CONCEPT FIVE: THE NECESSITY OF LAW IN A FALLEN WORLD
© Rosemary Bardsley 2005, 2015
We have seen in Concept Three that knowledge of evil, and evil, entered the world. We have seen in Concept Four that God introduced a different order into the world now corrupted by sin. In our choice to reject God’s authority and our refusal to live in accordance with his Word, we have chosen a situation in which
 We need his law to define and outlaw evil.
Before Genesis 3 there was no need for God to say ‘thou shalt not murder’ or ‘thou shalt not commit adultery’. Murder and adultery, or any other sin simply did not exist. Adam and Eve did not need to be told to love one another, they simply did. In the same way it was not necessary for God to define the husband/wife relationship. The husband ‘led’ spontaneously; the wife spontaneously ‘followed’ without having been told that was how it should be. But since Genesis 3, with our experiential and perverted knowledge of good and evil, we need God’s way spelled out. ‘Good’ now needs to be defined and affirmed. ‘Evil’ now needs to be defined and prohibited.
 God imposes authority over us for our good, irrespective of our choice.
This imposition of law and authority is necessary for the preservation of human life in a destructive sin-sick world; it anticipates the Redemption Factor, keeping us alive for the coming of the Redeemer [Galatians 3:23-25]. God’s law, along with God’s judgement, is an expression of his grace. Both put a hedge around us to prevent our self-destruction. At the same time as the husband’s rule over the wife is God’s judgement, it is also his provision of protection and preservation for the wife. As we will see later, Christ’s self-sacrificing love as Saviour of the Church, is the role-model for the saving, protective responsibility of the husband for the wife.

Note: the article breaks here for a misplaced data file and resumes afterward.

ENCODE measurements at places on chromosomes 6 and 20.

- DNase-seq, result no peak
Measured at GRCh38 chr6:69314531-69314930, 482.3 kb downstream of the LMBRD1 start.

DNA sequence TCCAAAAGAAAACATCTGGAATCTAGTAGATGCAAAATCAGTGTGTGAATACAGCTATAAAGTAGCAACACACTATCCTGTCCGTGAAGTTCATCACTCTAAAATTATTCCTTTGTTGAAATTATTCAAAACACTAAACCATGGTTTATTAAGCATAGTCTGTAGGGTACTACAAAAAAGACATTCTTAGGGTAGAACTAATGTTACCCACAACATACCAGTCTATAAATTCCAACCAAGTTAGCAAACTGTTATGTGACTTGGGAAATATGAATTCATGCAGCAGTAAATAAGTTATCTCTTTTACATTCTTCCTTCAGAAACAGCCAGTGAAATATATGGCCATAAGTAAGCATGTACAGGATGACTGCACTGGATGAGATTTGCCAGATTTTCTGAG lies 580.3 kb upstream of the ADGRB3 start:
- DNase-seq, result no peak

We will look now at some other expressions of this necessity of law in a fallen world, and how these laws impact men and women in relationship, defining the boundaries of what is ‘good’ and defining and prohibiting what is ‘evil’.
A. THE TEN COMMANDMENTS
The Ten Commandments in Exodus 20 are a concise statement of our responsibility towards God and towards our neighbours. Within the man/woman context they set a boundary around the kind of behaviour and attitudes that God allows men to have towards women, and women to have towards men, prohibiting behaviour that will further divide or destroy.
The law against murder is a principle that prohibits:
Physical violence [Exodus 21:12-27]
Negligence leading to death or injury [Exodus 21:29-32; Leviticus 19:16b]
Anger, contempt, disrespect [Matt 5:21-22; Eph 4:31]
Hate [1 John 3:15]
Unresolved interpersonal issues [Mat 5:23-26]
The law against adultery is a principle that prohibits:
Lust (which includes pornography) [Mat 5:27-30]
Lack of self-control [1Thess 4:3-8]
Rejection of godly wisdom
[Prov 2:1-22; 5:1-23; 6:20-29]
The law against stealing is a principle that prohibits:
Coveting [see below]
Selfishness [Ephesians 4:28]
Negligence leading to loss of another’s property [Ex 22:1-15]
Fraud [Lev 19:13]
The law against false testimony is a principle that prohibits:
Lying [Ephesians 4:25] [The usual roots of lying are  fear
or  desire to destroy another person, both of which are evidence of the sin factor.]
Deception [Lev19:11;Jer 9:4-6]
Slander [Leviticus 19:16a; Jer 9:4; Eph 4:31]
Perversion of justice: [Exodus 23:1-8]
The law against coveting is a principle that prohibits:
Lack of trust [Matthew 6:19-34]
Envy, jealousy [James 4:1-6]